Charlie Peppiatt the recently appointed new CEO of the Stadium Group Plc, considers the current challenges faced by the UK contract electronics manufacturing sector.
The global electronics market is more competitive than ever and the UK contract manufacturing sector has witnessed many changes over the last decade. The mass move towards low cost Asian production has seen customers now becoming more intelligent in the way they manage their supply chains.
Whilst large scale volume manufacturing continues to be a requirement for Asian economies we have seen customers sourcing shorter life cycle, lower volume and high mix manufacturing closer to home so that the supply chain can be shortened and working capital minimised.
Consequently Eastern Europe is enjoying growth and in the UK we see certain sectors bringing the lower volume or high mix production back, a process currently being called “on-shoring” or “re-shoring”.
At the same time, we have seen a short term reduction in the demand from the domestic UK market resulting in a highly competitive environment where price has become an even more important key driver.
This has resulted in some painful rationalisation. It has also left many of the medium sized contract manufacturing businesses grappling with significantly lower margins whilst some well-positioned smaller highly focussed operations with minimal overheads continue to do well.
We are now living in a world where the ‘terms of doing business’ as a contract manufacturer are becoming more difficult.
Schedule changes are more frequent, payment terms are getting longer, cash flows are tighter and banks less flexible. This combined with some of the other headwinds we face such as energy cost increases, commodity price movements, environmental responsibilities and the challenges around ensuring we attract the right talent, all add to the harsh reality of the current climate.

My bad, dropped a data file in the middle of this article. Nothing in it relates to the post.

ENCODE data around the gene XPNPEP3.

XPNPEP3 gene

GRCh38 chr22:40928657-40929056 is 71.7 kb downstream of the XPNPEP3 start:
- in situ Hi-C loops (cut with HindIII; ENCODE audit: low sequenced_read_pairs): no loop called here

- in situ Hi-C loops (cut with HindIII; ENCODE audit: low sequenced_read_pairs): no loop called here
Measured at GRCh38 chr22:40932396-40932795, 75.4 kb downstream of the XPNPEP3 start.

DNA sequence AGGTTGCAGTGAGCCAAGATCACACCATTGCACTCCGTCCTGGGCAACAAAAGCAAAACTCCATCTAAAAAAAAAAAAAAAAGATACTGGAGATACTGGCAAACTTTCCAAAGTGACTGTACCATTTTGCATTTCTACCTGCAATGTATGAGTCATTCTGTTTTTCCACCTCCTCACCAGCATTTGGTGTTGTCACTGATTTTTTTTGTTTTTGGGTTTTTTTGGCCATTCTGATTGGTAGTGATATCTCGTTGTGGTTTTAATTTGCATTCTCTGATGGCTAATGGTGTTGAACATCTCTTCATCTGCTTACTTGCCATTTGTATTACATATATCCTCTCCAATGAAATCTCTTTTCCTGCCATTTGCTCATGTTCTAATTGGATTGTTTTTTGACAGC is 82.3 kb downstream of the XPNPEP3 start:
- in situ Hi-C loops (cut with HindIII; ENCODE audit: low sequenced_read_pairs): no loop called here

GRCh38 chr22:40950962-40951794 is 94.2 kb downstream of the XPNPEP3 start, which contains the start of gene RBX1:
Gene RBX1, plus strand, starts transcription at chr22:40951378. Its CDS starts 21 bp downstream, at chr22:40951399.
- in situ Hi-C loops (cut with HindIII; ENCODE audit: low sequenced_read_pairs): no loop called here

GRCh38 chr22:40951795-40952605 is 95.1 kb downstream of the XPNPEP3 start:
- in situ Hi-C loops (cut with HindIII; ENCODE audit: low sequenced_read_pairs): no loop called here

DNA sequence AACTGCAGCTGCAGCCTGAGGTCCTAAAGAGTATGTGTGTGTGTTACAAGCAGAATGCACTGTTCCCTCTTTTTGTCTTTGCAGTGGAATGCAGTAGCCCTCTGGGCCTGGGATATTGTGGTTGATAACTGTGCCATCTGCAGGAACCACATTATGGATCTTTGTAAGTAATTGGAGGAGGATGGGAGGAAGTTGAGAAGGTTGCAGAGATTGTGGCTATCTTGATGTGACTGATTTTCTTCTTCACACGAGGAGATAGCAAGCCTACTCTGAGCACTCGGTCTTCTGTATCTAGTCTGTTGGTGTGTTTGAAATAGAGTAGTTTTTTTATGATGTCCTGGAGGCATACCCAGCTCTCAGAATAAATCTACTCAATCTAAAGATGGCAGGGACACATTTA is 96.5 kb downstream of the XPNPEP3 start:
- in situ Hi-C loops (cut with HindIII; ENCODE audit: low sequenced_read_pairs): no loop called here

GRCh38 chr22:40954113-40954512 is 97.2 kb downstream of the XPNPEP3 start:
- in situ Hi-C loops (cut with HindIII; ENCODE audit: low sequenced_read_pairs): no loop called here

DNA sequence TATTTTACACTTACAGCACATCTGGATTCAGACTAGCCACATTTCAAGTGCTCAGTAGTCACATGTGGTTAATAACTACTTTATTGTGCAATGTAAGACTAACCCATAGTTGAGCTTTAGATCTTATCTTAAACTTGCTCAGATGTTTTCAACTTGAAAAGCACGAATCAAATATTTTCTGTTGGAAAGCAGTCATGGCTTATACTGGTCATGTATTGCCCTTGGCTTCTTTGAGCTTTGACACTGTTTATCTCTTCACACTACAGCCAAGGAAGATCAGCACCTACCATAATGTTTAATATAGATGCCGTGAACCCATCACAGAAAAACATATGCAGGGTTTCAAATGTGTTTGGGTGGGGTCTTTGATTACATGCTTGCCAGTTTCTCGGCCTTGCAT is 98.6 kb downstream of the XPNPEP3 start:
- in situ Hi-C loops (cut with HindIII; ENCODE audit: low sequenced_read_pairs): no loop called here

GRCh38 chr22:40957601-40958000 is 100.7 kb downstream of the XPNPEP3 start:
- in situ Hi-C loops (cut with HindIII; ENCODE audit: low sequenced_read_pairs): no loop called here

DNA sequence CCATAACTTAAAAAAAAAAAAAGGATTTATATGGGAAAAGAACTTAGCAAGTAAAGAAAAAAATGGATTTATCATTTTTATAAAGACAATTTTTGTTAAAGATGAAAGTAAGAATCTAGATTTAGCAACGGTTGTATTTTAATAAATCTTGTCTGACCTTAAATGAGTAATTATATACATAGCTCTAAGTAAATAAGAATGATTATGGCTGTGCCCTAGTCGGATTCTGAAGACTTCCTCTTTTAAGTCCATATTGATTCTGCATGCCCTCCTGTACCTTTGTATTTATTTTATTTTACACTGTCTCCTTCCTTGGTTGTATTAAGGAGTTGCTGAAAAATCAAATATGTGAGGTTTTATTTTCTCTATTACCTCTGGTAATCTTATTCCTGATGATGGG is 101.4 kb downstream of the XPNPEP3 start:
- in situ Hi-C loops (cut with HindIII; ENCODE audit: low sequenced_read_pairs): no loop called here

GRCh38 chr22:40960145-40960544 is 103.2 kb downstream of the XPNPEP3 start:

It is not however all bad news.
The UK is driving innovation in many sectors of the electronics market and supporting the initial start-up phase of the resulting new and exciting products can mitigate the continual drag on margins evident with traditional business models.
We have to become smarter. Success is not about the ‘speed’ an organisation is going but about the rate at which it is ‘accelerating’.
We need to be more efficient through investment in the latest technologies that complement the services we provide to our OEM customers. Last year at Stadium we made another strategic acquisition adding Interface & Displays to our technology portfolio which already includes power supplies and emc filters.
We also need to become more effective at implementing operational excellence from early design through the life of products and be able to drive strong long term relationships with the key electronics component vendors to stay ahead.
Another important trend is the expansion of capability where more frequently the provision of added value services such as design engineering, new product introduction, logistics management and highly integrated line side support or ‘optimised industrialisation’ are becoming the norm. Providing these additional services create lasting relationships between contract manufacturers and OEMs.
In response to the re-shoring trend, it is crucial that we do not close our offshore doors and stop thinking globally in how we address what is becoming a more complex marketplace. When demand increases or products reach maturity in their production life cycle, we need to be able to offer our customers cost effective offshore solutions that can be switched on or off seamlessly. This year at Stadium we have actually transferred more customer products to Asia than we have brought back to the UK, proving that offshore manufacturing when applied in the right way for the right products still provides value and is an important part of our overall manufacturing and design service offering. Flexibility, speed and a global footprint provide a huge advantage and the right solution when executed faultlessly.
There are as I have said many challenges for our industry but on balance there are also many exciting opportunities. The electronics industry is changing. It is becoming even more competitive and in many ways more intelligent in its approach to supply chain management. By adapting to these changes I believe we have the opportunity to add significant value to the UK electronics industry and ensure it remains a major thriving part of the UK economy into the future.
Published in the July 2013 issue of Electronics Sourcing